The company definitely isn’t dying, but the stock has been – it’s down a shocking 36% from its 52-week high.
The 52-week high for the stock is $61.80. Shares are currently selling for slightly less than $40/each. I don’t know about you, but I know that I’d rather pay $40/share than $60/share for the same exact business.
Every basic valuation metric is significantly below its respective recent historical average, including the P/E ratio, which is currently sitting at just 12.8. We put out a video analyzing and valuing Comcast back in late January, with the fair value estimate coming out at $58/share. This business looks extremely undervalued right now. Keep it on your radar.
Next up, let’s talk about Innovative Industrial Properties (IIPR).
Innovative Industrial Properties is a real estate investment trust focusing on medical-use cannabis industry with a market cap of $4 billion.
The cannabis industry is young and exciting. Does that mean it’s somewhat speculative? Sure. I think you could say that. This REIT isn’t a relatively low-risk, blue-chip company. On the flip side, a young and exciting industry means lots of growth potential. And that growth potential has certainly showed up with this company’s dividend.
The REIT has increased its dividend for six consecutive years.
And what a start they’re off to. The three-year DGR is 70.6%. Yes. 70.6%. Now, that won’t persist forever. But the company’s most recent dividend increase, which was announced in March, came in at 16.7%. And that was after paying the last dividend rate for only two quarters. This company has been increasing its dividend almost every quarter. Incredible.
On top of that, the stock offers a market-smashing yield of 5.4%, which is nearly 300 basis points higher than its own five-year average. The only thing to dislike about the dividend, if there is anything to dislike, is the fact that FFO is only slightly ahead of the dividend. Then again, the business is growing so fast, the coverage should improve in the months ahead.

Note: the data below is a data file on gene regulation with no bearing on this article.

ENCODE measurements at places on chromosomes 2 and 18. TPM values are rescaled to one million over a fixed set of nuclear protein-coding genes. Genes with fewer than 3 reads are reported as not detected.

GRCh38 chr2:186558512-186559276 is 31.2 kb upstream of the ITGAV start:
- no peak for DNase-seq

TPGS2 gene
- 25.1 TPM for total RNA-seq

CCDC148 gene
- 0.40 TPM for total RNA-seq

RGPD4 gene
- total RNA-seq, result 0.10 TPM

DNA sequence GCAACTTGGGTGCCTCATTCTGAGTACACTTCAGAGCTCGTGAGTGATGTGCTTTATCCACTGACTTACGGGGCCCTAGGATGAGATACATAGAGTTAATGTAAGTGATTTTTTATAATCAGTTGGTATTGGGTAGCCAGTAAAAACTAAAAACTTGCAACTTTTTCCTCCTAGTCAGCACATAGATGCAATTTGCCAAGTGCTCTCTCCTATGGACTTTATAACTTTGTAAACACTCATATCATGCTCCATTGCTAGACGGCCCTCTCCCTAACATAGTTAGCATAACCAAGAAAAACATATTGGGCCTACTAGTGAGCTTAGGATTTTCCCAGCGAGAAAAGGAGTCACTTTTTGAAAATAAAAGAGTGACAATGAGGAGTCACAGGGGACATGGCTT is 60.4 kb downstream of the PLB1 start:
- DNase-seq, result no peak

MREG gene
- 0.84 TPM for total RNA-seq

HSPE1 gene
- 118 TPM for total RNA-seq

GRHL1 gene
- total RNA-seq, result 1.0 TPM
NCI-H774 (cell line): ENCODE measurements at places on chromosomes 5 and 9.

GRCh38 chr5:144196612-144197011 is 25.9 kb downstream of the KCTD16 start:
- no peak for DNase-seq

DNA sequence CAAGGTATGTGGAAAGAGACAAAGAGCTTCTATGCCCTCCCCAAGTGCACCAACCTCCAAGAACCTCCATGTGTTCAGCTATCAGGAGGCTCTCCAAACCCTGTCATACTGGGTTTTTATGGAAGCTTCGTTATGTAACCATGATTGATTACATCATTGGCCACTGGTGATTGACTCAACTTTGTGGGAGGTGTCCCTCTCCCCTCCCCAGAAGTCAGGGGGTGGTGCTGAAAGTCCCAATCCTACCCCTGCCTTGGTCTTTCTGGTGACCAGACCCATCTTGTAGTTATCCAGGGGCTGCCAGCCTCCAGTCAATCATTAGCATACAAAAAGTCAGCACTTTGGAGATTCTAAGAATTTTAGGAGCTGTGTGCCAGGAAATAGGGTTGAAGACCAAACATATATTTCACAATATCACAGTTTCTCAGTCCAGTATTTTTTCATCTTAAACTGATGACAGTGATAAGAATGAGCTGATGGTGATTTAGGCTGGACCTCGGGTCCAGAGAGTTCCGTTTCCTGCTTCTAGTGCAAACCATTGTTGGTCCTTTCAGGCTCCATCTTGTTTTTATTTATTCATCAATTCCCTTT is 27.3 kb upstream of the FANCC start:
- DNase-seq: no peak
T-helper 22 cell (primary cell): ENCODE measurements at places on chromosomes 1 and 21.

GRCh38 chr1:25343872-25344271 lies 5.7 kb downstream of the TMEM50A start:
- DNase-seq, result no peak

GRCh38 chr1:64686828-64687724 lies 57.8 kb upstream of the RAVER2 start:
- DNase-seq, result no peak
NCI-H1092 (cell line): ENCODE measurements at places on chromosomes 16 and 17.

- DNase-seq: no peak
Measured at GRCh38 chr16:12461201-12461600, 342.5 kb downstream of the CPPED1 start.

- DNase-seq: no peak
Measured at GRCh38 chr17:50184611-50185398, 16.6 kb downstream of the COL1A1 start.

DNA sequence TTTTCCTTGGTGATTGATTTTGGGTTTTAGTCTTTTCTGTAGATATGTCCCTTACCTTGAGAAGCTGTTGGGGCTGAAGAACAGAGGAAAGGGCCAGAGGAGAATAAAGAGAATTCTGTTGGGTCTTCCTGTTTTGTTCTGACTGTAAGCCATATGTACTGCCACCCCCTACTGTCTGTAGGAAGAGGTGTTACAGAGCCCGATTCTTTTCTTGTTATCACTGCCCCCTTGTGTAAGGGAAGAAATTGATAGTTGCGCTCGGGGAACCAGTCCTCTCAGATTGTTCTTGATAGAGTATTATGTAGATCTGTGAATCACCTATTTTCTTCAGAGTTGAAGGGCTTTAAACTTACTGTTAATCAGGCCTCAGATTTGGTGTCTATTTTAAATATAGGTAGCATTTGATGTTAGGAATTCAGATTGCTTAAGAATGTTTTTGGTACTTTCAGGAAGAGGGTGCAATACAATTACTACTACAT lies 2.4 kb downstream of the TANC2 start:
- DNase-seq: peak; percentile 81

This stock has been absolutely clobbered. It’s – get this – 55% off of its 52-week high.
The stock’s 52-week high of $288.02 is long gone. Shares are currently priced at about $130/each. There has been a rapid decoupling between the business and the stock. This disconnect is very odd, especially considering that the REIT put up a great Q1 report in early May that showed 50.3% YOY revenue growth and 38.8% YOY growth in AFFO/share. Nobody seems to care about that in this market, however.
Most basic valuation metrics are nearly 50% lower than their respective recent historical averages. Yes, 50%. The P/CF ratio, for example, is at 16.6. Its five-year average is 26.2. I wouldn’t bet the farm on something like this. But it’s a very interesting, and cheap, REIT that offers one of the most explosive combinations of growth and yield that I’ve ever seen.
The fourth dividend growth stock I want to tell you about is Johnson Outdoors (JOUT).
Johnson Outdoors is an outdoor recreational products company with a market cap of $650 million.
This small-cap outdoor products company is another business that flies under the radar. But this company is actually in the orbit of the venerable SC Johnson constellation of companies. Most of SC Johnson’s businesses are private. But Johnson Outdoors is not. This is a debt-free niche business that has been putting up great numbers for years, which has translated into great dividend growth for years.
Johnson Outdoors has increased its dividend for nine consecutive years.
The growth here has been outstanding. Their five-year DGR is 23%. On the other hand, you have to sacrifice some yield to get that growth – the stock’s yield is 1.9%. However, that yield does beat what the market gives you. And it’s 110 basis points higher than its own five-year average. That’s substantial. This is also a well-covered dividend, with the payout ratio at only 16.4%.